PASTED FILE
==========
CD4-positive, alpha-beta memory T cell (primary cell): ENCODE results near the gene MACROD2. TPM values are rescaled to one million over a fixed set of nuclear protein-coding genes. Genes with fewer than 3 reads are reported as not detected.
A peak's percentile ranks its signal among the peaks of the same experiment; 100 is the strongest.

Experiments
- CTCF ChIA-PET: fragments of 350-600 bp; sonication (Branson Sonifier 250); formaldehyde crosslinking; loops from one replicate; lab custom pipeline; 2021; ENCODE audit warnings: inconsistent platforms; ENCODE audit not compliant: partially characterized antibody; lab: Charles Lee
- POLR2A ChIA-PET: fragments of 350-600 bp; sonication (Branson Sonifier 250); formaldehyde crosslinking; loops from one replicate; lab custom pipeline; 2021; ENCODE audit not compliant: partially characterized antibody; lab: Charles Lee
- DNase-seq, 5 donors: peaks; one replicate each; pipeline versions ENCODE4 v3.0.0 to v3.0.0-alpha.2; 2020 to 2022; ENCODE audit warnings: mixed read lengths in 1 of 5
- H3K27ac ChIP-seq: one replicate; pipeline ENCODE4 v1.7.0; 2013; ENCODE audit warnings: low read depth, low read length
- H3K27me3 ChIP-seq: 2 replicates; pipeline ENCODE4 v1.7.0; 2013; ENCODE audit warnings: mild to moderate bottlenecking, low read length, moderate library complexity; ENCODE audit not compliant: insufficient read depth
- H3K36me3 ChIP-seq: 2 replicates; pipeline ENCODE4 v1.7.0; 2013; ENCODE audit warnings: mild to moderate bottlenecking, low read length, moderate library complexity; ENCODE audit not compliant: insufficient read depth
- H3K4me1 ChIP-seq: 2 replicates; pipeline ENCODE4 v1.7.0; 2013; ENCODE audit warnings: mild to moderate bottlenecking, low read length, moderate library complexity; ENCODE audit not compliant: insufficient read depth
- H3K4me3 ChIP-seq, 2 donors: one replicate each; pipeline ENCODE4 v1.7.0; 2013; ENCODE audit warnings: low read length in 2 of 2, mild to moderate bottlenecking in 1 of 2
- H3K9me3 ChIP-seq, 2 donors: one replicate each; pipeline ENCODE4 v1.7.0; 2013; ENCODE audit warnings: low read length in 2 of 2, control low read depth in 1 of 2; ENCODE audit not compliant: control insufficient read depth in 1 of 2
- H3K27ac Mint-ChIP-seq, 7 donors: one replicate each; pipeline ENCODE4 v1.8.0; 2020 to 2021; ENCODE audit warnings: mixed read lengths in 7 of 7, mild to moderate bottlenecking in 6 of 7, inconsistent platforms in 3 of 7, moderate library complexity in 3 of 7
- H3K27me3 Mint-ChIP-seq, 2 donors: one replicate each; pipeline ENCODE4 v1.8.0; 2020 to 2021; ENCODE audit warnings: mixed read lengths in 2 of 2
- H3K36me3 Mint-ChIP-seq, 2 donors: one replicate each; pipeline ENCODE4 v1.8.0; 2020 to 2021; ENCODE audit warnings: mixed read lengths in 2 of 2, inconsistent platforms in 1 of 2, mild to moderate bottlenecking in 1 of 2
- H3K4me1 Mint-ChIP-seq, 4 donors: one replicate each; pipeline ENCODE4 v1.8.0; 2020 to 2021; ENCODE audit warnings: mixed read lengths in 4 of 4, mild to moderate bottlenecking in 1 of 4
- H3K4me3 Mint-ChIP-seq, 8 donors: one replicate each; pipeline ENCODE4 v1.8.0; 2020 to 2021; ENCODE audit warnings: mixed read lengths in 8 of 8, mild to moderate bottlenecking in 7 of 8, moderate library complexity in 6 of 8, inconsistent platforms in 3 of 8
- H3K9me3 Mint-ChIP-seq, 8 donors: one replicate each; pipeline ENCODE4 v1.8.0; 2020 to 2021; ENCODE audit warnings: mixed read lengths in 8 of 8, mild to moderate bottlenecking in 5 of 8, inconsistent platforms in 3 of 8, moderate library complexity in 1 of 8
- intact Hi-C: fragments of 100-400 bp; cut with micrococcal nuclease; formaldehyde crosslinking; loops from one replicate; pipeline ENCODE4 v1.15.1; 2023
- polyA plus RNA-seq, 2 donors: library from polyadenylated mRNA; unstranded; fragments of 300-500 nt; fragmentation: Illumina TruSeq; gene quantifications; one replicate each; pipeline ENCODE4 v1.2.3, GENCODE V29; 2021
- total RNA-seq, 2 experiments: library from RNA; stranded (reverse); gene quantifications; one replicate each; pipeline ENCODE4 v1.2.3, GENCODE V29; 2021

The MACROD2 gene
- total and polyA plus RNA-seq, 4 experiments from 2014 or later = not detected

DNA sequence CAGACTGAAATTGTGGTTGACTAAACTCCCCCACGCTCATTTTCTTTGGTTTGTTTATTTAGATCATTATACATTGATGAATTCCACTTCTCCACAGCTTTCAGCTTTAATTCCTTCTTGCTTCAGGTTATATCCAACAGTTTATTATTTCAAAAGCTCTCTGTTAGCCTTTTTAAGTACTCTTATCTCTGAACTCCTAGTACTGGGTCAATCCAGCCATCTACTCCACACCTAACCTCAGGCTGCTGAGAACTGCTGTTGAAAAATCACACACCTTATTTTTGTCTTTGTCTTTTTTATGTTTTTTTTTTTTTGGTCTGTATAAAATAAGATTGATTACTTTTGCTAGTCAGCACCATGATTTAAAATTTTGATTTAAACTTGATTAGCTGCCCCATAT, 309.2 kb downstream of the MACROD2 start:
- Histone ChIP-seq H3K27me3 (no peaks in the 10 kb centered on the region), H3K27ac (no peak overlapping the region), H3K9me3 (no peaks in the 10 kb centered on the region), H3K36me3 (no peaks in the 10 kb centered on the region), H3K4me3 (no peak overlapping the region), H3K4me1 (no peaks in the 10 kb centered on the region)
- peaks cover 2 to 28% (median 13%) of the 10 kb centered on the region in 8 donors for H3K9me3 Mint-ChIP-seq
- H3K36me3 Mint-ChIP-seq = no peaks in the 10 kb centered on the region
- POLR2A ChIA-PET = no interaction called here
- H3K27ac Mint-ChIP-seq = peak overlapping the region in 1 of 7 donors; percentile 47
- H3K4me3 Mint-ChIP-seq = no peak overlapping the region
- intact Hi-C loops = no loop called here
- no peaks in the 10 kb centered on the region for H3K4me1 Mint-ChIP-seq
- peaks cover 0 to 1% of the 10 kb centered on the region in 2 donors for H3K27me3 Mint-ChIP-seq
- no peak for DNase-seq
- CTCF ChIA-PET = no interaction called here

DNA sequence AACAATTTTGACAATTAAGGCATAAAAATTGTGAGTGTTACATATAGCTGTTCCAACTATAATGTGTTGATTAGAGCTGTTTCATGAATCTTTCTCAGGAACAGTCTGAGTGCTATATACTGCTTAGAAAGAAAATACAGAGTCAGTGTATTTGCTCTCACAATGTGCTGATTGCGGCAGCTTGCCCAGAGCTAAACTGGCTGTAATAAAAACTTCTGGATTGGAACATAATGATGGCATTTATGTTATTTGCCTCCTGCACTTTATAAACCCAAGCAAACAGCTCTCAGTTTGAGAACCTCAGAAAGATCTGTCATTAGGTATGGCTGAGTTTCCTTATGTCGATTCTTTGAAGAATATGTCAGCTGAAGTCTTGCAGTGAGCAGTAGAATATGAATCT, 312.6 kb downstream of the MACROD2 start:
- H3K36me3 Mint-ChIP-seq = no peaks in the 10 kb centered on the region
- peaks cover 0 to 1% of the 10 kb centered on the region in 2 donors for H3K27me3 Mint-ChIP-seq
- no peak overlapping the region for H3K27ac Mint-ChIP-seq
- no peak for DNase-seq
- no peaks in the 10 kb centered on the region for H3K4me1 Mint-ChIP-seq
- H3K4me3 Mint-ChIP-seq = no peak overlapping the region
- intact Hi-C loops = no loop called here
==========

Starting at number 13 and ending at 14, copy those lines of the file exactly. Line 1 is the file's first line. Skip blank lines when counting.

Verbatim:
- H3K27ac Mint-ChIP-seq, 7 donors: one replicate each; pipeline ENCODE4 v1.8.0; 2020 to 2021; ENCODE audit warnings: mixed read lengths in 7 of 7, mild to moderate bottlenecking in 6 of 7, inconsistent platforms in 3 of 7, moderate library complexity in 3 of 7
- H3K27me3 Mint-ChIP-seq, 2 donors: one replicate each; pipeline ENCODE4 v1.8.0; 2020 to 2021; ENCODE audit warnings: mixed read lengths in 2 of 2